Three Decades of Distance Education Astronomy at Athabasca University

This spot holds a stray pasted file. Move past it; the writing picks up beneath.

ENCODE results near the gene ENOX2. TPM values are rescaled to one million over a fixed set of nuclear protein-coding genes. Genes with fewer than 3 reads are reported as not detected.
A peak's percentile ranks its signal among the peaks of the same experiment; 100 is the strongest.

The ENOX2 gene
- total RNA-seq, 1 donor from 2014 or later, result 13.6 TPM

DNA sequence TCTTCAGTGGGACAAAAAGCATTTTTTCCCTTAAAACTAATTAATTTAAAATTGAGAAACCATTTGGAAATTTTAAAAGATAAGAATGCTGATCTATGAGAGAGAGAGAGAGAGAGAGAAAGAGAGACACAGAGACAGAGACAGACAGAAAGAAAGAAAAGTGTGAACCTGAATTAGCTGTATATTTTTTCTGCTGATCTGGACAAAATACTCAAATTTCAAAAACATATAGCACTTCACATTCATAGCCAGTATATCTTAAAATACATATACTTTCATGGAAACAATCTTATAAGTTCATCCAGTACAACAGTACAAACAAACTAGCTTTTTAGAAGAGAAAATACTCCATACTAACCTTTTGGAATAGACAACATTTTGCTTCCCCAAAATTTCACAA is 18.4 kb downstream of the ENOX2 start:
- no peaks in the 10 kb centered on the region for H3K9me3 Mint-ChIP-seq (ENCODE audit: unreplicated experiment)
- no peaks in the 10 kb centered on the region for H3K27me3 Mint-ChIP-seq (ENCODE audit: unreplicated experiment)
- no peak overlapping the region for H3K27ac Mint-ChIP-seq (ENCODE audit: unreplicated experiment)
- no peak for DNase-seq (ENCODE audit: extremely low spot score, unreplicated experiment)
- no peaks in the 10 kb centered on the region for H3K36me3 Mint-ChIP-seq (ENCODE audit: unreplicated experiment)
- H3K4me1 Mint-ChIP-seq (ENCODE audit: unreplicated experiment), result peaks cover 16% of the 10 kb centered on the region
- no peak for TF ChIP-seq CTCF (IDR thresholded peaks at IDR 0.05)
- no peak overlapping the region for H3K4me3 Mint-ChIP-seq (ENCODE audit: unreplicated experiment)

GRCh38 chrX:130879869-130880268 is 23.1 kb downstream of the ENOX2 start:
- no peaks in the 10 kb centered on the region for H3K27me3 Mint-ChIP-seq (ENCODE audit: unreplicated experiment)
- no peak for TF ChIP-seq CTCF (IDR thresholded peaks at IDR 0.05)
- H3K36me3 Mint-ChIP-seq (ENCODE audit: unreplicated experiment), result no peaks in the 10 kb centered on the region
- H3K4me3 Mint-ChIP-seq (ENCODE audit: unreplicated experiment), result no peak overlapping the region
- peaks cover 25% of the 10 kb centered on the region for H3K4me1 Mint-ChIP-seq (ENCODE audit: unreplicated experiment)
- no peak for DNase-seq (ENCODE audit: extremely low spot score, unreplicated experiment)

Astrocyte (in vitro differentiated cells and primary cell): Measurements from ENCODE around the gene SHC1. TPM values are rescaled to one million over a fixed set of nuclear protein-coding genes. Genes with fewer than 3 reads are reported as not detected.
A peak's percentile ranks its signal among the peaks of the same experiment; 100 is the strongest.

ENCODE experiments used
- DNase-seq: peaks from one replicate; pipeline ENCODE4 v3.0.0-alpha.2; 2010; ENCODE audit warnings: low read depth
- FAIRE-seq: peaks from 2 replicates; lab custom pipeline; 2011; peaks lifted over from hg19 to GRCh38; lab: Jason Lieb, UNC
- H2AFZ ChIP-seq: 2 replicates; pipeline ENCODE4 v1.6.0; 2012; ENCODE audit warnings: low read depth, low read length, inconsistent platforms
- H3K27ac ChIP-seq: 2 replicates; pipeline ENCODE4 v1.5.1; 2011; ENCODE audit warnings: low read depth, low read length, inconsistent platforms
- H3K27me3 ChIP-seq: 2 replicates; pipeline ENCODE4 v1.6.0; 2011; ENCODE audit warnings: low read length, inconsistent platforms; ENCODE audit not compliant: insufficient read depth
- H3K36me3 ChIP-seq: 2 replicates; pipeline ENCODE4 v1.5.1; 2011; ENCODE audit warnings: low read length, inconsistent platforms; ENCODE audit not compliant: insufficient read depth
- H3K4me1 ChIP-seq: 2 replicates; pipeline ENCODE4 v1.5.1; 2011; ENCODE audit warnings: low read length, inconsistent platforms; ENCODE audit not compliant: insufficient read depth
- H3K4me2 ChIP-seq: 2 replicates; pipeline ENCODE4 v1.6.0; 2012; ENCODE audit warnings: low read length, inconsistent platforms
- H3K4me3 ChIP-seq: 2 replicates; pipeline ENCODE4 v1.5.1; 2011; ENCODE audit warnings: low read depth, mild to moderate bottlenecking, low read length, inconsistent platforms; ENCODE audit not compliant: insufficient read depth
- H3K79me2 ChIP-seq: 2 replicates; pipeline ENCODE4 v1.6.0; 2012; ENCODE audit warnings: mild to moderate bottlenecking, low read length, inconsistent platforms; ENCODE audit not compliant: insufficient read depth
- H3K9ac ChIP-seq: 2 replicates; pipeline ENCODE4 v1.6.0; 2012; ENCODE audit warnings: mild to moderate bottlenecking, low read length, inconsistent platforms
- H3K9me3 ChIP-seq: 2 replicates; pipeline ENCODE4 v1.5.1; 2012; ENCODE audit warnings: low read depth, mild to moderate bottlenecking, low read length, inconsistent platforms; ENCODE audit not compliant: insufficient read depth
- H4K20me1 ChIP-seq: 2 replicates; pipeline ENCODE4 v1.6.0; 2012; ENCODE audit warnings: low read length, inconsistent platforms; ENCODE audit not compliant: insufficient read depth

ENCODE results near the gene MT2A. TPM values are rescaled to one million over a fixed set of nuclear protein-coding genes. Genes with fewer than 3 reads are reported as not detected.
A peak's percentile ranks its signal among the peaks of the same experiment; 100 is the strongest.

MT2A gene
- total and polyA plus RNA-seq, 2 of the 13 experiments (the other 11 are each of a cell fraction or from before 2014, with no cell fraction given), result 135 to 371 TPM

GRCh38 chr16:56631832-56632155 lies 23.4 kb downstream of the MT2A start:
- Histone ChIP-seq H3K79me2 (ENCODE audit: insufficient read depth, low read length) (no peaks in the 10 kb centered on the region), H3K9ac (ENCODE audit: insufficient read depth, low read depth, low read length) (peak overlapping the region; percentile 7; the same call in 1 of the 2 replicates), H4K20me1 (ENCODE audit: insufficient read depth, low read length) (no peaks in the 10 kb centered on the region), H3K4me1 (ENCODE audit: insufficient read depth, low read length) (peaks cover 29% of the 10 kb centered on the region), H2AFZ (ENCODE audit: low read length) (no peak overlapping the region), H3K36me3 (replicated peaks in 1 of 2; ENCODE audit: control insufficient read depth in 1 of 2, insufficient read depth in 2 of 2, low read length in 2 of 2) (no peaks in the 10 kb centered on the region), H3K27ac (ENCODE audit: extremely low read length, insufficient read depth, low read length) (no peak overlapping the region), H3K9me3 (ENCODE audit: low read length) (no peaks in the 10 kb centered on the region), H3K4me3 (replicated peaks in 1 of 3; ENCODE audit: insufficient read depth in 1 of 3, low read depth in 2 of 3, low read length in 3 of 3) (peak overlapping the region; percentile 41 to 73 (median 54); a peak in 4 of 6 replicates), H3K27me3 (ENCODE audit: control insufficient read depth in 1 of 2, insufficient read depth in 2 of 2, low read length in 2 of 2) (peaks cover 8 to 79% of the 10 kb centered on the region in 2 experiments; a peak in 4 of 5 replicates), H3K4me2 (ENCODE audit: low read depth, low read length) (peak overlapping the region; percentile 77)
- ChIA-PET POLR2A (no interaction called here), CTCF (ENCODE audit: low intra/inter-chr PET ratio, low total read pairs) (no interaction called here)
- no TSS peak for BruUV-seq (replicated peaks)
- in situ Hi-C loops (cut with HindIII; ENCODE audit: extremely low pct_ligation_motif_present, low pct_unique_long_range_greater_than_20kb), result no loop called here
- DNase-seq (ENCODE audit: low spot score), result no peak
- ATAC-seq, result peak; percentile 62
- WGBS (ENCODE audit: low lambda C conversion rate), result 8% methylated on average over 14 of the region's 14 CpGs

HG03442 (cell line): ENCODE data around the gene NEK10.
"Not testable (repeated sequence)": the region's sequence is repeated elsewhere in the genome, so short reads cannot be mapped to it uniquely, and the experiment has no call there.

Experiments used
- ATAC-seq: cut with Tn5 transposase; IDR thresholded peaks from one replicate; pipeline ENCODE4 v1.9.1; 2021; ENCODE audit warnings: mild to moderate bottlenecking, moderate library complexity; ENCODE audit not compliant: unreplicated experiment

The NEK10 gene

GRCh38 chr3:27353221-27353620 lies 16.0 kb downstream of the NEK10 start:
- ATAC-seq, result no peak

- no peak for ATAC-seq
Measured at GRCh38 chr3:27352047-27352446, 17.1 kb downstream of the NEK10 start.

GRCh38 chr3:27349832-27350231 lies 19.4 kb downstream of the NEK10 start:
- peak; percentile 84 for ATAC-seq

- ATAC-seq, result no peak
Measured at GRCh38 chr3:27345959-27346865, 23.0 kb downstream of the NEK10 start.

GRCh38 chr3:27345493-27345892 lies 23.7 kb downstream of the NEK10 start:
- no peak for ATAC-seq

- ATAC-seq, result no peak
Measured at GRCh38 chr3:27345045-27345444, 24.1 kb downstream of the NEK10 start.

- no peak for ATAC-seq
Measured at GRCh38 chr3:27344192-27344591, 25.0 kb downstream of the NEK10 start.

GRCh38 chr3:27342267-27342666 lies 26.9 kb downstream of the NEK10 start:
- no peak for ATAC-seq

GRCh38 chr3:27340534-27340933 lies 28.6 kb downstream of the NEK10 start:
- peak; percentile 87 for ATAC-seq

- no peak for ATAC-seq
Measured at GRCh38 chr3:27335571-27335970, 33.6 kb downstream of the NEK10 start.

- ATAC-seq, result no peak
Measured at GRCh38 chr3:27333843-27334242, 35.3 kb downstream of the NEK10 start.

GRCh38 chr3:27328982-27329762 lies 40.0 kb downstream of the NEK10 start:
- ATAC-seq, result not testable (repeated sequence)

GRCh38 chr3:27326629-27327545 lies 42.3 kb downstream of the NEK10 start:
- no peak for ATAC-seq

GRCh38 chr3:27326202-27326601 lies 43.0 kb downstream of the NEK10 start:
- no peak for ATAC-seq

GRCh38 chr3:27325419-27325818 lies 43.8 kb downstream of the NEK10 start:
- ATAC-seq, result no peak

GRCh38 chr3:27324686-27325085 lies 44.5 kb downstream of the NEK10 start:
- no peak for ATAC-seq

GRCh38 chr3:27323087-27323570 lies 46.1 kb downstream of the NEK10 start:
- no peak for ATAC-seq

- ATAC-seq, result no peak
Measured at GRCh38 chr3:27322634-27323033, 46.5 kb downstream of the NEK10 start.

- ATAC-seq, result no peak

The first Astronomy course at Athabasca University was offered in 1989 as a correspondence course, using innovative DOS software on the remote students’ home computers. A Sciencestream course, it simulated astronomy research and offered laboratory credit at freshman level. The success of this course led to a qualitative astronomy course being offered in the early 1990s, based on a commercially-available course package (including videos) supplemented by practical activities. It also included an essay in which students critique aspects of astronomy in popular culture, based on what they learned in the course. Both courses were popular, but enrollment has plateaued. For more senior students, we developed the possibility to do research projects, which also met a need for senior credit for program students in the B.Sc. We now offer two complementary courses in planetary science, one from an astronomy/physics perspective, and one focusing on planetary geology. Although distance education has come to be more accepted in recent times, and moved to the internet, transitioning our materials to being fully web courses has been challenging. Recent success in transitioning Physics online courses to use of open textbooks suggests that this may be possible in Astronomy as well. We also hope to integrate our online research facilities more into education.